Power Sanding Lessons

As I mentioned in my last post I recently purchased a power sander.

Because I live in an apartment building I was really concerned about how much noise it would generate. I ran a few tests by turning it on, and then standing in the hallway to listen for any noise. Thankfully the sander was quiet enough that I’m pretty sure no one will complain as long as I don’t sand very late at night.

With that in mind a few days ago I decided to continue working on my first project, and sand the boards smooth.

As usual I did the work in my bathroom, and I learned a few things.

  • Sanding is now so much easier
  • I should probably wear a mask since I’m in a small enclosed space
  • The dust was pretty well contained.

After a few minutes I was finished and very happy with the end result. It wasn’t until about an hour later, when I walked back into the bathroom to wash my hands, that I realized how wrong I was about that last point.

You can’t see it very well in the picture (i was mid way through cleaning), but there was a very fine layer of wood dust on EVERYTHING: the walls, the floor, the shower head, the mirror, the toothpaste tube… everything. I frantically started scrubbing the bathroom. My wife and roommate are pretty understanding about me doing work in there, but even they have limits.

Since then, I’ve decided sanding is best done on the balcony.

Sanding No Longer Sucks

Sanding gives you a lot of time to reflect on life. My most recent reflection involves how long and tedious hand sanding is.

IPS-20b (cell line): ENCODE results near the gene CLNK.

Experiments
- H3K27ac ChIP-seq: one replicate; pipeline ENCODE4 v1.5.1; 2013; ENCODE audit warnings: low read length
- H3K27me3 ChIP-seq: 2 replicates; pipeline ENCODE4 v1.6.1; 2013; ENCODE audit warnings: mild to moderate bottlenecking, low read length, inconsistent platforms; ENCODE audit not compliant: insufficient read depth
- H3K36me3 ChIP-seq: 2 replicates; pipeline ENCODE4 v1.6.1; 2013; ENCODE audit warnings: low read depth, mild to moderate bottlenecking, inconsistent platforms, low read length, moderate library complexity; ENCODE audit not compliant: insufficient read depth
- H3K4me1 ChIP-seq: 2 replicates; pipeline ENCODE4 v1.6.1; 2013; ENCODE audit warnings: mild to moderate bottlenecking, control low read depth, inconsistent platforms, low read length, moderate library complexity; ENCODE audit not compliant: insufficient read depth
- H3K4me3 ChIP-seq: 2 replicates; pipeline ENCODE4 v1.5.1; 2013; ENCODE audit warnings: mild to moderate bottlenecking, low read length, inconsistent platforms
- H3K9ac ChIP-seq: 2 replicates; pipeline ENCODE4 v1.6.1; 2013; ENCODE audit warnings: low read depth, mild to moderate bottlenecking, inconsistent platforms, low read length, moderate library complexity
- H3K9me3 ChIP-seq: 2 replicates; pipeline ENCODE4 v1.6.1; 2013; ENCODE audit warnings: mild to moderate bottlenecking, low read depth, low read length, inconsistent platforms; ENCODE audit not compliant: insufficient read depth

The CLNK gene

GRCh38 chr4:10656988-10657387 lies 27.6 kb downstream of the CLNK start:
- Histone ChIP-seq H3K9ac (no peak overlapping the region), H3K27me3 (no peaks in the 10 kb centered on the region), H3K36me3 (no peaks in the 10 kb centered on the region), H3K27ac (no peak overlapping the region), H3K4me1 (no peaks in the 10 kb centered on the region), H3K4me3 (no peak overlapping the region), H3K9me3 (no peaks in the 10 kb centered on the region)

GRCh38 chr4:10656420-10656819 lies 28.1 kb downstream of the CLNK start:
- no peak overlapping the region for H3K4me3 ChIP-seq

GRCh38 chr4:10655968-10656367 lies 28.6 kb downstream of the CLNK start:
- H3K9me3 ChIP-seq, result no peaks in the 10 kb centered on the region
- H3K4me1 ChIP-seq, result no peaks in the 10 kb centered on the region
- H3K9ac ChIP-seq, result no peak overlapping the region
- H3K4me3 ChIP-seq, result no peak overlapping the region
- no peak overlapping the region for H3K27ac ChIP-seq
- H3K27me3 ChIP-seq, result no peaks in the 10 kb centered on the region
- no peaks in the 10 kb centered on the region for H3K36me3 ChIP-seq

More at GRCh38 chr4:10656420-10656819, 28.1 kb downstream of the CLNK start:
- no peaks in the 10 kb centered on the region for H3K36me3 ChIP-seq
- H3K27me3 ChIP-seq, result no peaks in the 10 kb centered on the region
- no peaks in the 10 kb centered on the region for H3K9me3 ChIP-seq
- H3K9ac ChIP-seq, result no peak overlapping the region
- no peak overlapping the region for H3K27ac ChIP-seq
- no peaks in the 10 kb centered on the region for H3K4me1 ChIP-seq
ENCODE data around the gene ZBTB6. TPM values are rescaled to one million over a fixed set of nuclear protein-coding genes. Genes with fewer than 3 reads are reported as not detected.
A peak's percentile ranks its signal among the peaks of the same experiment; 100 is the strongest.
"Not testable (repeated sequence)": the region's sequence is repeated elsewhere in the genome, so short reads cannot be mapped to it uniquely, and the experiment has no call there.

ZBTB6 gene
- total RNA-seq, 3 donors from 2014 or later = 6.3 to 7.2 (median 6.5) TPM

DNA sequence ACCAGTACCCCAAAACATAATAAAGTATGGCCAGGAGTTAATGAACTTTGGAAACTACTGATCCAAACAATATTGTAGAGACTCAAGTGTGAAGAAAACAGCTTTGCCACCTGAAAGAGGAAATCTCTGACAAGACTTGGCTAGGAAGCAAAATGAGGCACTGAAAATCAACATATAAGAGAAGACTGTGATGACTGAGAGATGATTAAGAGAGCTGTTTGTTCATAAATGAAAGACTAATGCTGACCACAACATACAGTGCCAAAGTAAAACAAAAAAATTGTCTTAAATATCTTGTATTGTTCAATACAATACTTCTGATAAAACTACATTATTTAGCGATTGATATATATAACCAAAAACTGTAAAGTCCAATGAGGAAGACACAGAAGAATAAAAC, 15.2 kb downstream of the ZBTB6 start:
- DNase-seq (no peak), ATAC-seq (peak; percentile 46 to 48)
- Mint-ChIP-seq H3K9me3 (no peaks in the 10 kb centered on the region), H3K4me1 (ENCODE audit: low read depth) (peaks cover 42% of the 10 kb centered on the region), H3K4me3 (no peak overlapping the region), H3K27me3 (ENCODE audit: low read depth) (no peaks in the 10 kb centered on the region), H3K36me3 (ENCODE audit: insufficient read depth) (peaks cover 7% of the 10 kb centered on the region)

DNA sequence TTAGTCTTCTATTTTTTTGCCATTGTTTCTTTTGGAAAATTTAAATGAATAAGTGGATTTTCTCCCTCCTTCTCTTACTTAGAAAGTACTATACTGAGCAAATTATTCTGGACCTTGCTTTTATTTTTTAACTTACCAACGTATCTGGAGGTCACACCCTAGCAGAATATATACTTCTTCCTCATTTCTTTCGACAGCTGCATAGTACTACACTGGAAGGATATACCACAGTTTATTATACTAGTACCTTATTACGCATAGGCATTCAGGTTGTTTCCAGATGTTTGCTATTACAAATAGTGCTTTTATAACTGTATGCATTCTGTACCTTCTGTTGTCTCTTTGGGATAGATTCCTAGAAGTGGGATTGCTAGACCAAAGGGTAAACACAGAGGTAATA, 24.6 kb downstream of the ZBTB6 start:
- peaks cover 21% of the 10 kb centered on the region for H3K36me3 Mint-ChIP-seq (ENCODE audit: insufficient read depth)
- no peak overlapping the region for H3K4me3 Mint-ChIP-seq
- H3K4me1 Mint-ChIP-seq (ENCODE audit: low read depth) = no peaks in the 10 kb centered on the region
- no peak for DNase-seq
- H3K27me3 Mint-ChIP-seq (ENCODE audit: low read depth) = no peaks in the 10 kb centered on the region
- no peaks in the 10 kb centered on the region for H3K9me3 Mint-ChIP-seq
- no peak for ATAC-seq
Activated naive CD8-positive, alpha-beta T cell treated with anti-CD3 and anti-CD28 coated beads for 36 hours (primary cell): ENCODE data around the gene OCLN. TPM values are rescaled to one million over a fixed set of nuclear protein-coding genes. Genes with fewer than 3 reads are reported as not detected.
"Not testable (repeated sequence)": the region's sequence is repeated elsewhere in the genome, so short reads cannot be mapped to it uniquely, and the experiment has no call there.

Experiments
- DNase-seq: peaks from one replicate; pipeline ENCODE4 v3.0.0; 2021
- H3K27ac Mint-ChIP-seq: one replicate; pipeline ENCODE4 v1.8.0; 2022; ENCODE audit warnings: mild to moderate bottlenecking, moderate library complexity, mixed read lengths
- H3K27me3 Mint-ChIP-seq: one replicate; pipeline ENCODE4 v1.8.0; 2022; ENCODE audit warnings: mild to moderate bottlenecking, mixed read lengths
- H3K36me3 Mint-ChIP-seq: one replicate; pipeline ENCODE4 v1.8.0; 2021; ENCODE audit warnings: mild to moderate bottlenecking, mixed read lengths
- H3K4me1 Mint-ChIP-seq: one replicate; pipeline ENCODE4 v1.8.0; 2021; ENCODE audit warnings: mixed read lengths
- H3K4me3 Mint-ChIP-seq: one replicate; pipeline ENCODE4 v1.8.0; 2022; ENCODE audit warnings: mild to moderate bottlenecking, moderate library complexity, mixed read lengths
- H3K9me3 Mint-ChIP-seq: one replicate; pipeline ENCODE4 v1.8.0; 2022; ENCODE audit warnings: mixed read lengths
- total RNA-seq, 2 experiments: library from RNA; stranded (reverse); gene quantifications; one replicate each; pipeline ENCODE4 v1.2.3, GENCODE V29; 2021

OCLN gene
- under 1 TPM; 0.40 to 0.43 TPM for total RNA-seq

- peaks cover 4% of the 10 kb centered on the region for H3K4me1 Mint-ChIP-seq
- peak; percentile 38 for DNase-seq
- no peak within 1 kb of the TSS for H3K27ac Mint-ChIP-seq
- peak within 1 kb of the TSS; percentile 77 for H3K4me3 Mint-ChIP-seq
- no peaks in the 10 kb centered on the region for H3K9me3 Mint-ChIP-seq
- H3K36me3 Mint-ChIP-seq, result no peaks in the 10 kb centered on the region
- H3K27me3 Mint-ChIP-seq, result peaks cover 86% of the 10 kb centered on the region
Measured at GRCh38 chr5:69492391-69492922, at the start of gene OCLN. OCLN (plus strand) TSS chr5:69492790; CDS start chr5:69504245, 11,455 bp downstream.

Which means, I present to you my very own random orbital hand sander.


I decided to buy the DeWALT D26453K. It had great reviews on Amazon, and fit all of my criteria; small, good dust collection, variable speed, and easy to change sanding pads.

Homemade Wood Polish and Sealant


I may still be practicing dovetails joints, and not yet ready to make any fancy, but I was curious and started looking into how to finish my eventual (amazing) work.

A lot of videos I watched mention sealing the wood with various types of oil, linseed oil being a common choice. I had no idea where to buy anyone, and I didn’t want a giant bottle of it anyway. Instead I found a rather handy blog post with a detailed how to about making a beeswax and olive oil polish and sealant. (Both items you can easily purchase at Wholefoods)

I won’t reiterate his steps here since he already wrote a great tutorial with pictures of each step. Instead here are two of my dovetail practice pieces before and after the finish was applied.

Check after the jump to see the test pieces.

Continue reading “Homemade Wood Polish and Sealant”

Dovetail Practice Log #1 – #9

Early on in my dovetail research I came across a reddit user who posted a log of his dovetail practice joints. Apparently it took him 38 tries to become proficient in the skill.

I liked the idea so I’ve been taking pictures of all of my work. I definitely need more practice, but I hope it won’t take me 38 tries.

Dovetail #1


I’m not sure if this one counts as a practice joint, but I did learn a valuable lesson; be sure to mark what is waste and needs to be cut out, and what should be left alone.







Continue reading “Dovetail Practice Log #1 – #9”

Marble Cutting Research

I bought a few pieces of scrap marble from a junk yard last weekend and I’ve been  playing with the idea of inlaying them into the wood coach arm coffee table I’m working on.

I still haven’t figured out the best way to do it but came across this video that reviewed some potential tools.

I’m currently thinking about getting the diamond cutting wheel for my Dremel, and one of the marble files. Before I do though I want to do a but more research.

If you have any thoughts let me know!